Saturday, June 9, 2012

shots and blood

We have been at the clinic a few times this week. The first time was so Brother could finally get his annual well-child check up. Everything went well. The doctor gave the kids lollipops (which is what they love most about him) and suggested that Brother get some shots after our visit. I had warned him of this very real possibility on our drive in. It has probably been a year or two since he had a vaccine last. And I think I recall the most recent one being a flu shot that I had him get before his sister so he could be brave for her turn (and so he wouldn't freak after watching her scream). We were about to come face to face with his first I-know-what-is-coming shot experience. It didn't matter that I told him that he was getting these shots so that it would keep him healthy. That it would only hurt for a brief moment and that God would heal it. He expected pain, agony. He was nervous. The tech who checked him in cringed when he saw that Brother was in fact getting FOUR shots at one time. Poor Bundle Boy. He was going to have to put on his brave face. Two women lined up their supplies prepared to simultaneously inject him with two and then two more. I had the pleasure of standing by his head and holding his arms down. Babydoll was lucky enough to sit by and watch the trauma unfold before her while she snacked on a cheese stick. Brother squint his eyes and tried to hold it together. I whispered encouraging words in his ear. They wiped his thighs with alcohol swabs and he asked if it was over yet. Not yet Lovey Bug. Then it happened. The sharp pain that made him let out a scream. He thrashed his legs. They stuck him again quickly and then it was done. He cried for about a minute and then was distracted by the stickers they gave him (and his sister) for being so brave. The nurse told me his leg on one side would probably bruise quickly because he jerked suddenly while the shot was being administered. It didn't really matter how many times I told him to remain really still, his body moved in reaction to what was happening to him. We started walking down the hall and I praised him like crazy before breaking the other news. On top of four shots, Brother's pediatrician ordered a lead test that would require his blood to be drawn. He took it rather well but did still opposed the idea. I mean, who wouldn't at least suggest not doing something that we know will cause pain? I sat down in the chair and my firstborn found comfort in my lap. Once again Babydoll took her place in the corner facing the scene. The nurse was really sweet and tried to ease the blow by chatting with him casually at first and then telling him exactly what she was going to do. Meanwhile a couple big field grade officers came and got blood drawn in the same room. They further modeled their patriotic bravery by encouraging a freckle faced red haired boy. I was thankful for their kind words. Attempt number one and the nurse couldn't get the needle into Brother's vein. I wasn't too surprised. The nurse really didn't want to keep trying for fear of traumatizing him so she came up with another method. She had planned to prick his finger and squeeze out drops of blood one at a time until she got enough for them to test. I trusted her experience. Like I did the time before, I held Brother in my arms and turned his head toward me and away from the direct cause of his pain. "Look at me!" I said. He cried with the prick but again the nurse was so reassuring. It didn't take long and he was looking around the room at posters on the walls and talking to other people coming in and out. That is when the real work began. She started squeezing his finger catching drop after drop and scraping it into a tiny tube. The mood was more pleasant now but Brother remained secure in the care of my arms. After several minutes it was almost like he had forgotten what was really happening to him. The process was tedious and draining but it was manageable. Another nurse came in after being asked to come help massage his finger. That is when they noticed. After 10 minutes of meticulously pinching out droplets of my son's blood both collected samples were of no use. They swirled the tubes in the air up toward the light and confirmed that they had both clotted and had to be thrown out. My very first thought was how much Blonde would probably die to be able to have such an inconvenience in her four year old son's regular doctor visits. Oh how we take things for granted! By this point we were in no hurry. They decided to try the vein in the other arm again but gave me the choice of whether to do it now or to come back another time. I decided to push forward so we didn't have to deal with this again for a long time. I turned his head toward me and started singing his newborn lullaby to him in a whisper. "You can cry, but please don't move. Be very still," I said. He let out a loud yelp and the ladies managed to pierce the vein. Five seconds later two tubes were full enough to do the routine tests they needed. The kiddos got more stickers and we were on our way. It didn't take long and the Lord brought my thoughts back to Him. There are chapters of our lives that bring pain. Some come in two swift jabs. It doesn't matter if we know if it is coming or not, we can't expect how it will really hurt. Our first instinct is to thrash and kick and for that it leaves a bruise. We question why anything good could come from something so sudden and even expectantly painful. We think good is wrapped up in lollipops and stickers. But what if we understood that the greater good is found in enduring that pain to prevent something much more harmful? Wouldn't we be more eager to sign up for the quick needle prick as opposed to the long drawn out "illness"? *NOTE: This is not a vaccine debate.* How safe we are in the lap of our Father, wrapped up in His arms. He whispers into our scared faces, "Look at me!" while gently tilting our chin toward his Word and away from the fading cares of the world. "You can cry, but please don't move. Be very still." The pain is real in our hearts. We know it is coming. But there is something about choosing to be still and trusting fully that God has a good and perfect plan for each of our lives. Some seasons of pain are brief. Others seem to linger for years like watching tiny drops of blood slowly filling a test tube. But both are spent in the Father's arms choosing to be still even while crying because our eyes are fixed on Him. Can you even imagine what our Heavenly Father felt when our Savior and Lord, his Son, spilled His blood for us? Overwhelmed.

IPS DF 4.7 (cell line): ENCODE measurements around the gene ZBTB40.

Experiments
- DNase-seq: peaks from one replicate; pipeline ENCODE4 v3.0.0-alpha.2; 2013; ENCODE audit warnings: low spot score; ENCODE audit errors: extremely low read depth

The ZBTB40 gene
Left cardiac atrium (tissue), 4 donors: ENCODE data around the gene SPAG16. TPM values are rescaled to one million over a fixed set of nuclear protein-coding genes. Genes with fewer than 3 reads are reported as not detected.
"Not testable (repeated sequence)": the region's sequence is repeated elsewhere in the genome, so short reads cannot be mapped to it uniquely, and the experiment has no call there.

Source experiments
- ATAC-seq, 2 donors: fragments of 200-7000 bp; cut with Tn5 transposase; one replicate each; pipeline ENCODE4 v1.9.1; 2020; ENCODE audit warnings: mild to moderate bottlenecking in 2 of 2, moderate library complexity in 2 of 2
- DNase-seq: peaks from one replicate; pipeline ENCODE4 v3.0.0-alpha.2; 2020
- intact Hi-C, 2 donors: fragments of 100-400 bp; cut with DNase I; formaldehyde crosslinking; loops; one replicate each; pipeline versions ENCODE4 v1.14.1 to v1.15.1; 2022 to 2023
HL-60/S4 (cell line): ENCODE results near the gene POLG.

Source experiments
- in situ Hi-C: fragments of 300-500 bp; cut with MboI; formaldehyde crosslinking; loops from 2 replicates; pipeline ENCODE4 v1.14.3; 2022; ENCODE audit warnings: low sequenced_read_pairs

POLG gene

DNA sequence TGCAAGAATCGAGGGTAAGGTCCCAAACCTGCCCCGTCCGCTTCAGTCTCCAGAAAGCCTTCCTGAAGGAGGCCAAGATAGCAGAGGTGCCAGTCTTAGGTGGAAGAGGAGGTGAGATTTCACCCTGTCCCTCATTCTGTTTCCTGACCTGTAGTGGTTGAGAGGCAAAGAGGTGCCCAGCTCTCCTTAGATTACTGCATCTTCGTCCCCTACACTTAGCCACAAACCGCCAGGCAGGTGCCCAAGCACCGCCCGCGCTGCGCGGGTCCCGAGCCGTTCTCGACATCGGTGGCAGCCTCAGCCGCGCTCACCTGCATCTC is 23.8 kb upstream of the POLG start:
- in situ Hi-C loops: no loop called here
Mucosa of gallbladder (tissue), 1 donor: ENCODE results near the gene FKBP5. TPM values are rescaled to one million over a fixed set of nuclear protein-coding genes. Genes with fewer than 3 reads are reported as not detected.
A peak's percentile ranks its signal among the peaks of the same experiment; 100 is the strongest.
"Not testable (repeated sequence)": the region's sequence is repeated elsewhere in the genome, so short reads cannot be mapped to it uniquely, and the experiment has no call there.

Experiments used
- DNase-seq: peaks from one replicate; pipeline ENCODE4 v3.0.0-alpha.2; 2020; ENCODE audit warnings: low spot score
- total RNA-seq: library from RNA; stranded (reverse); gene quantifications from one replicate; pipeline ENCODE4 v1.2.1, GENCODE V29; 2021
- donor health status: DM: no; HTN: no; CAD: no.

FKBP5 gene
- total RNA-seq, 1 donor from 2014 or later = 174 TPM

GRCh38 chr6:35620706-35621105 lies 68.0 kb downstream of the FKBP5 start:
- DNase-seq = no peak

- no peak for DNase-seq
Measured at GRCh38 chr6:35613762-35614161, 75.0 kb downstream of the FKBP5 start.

1 comment:

Chelsea said...

What a timely post for me. Thank you.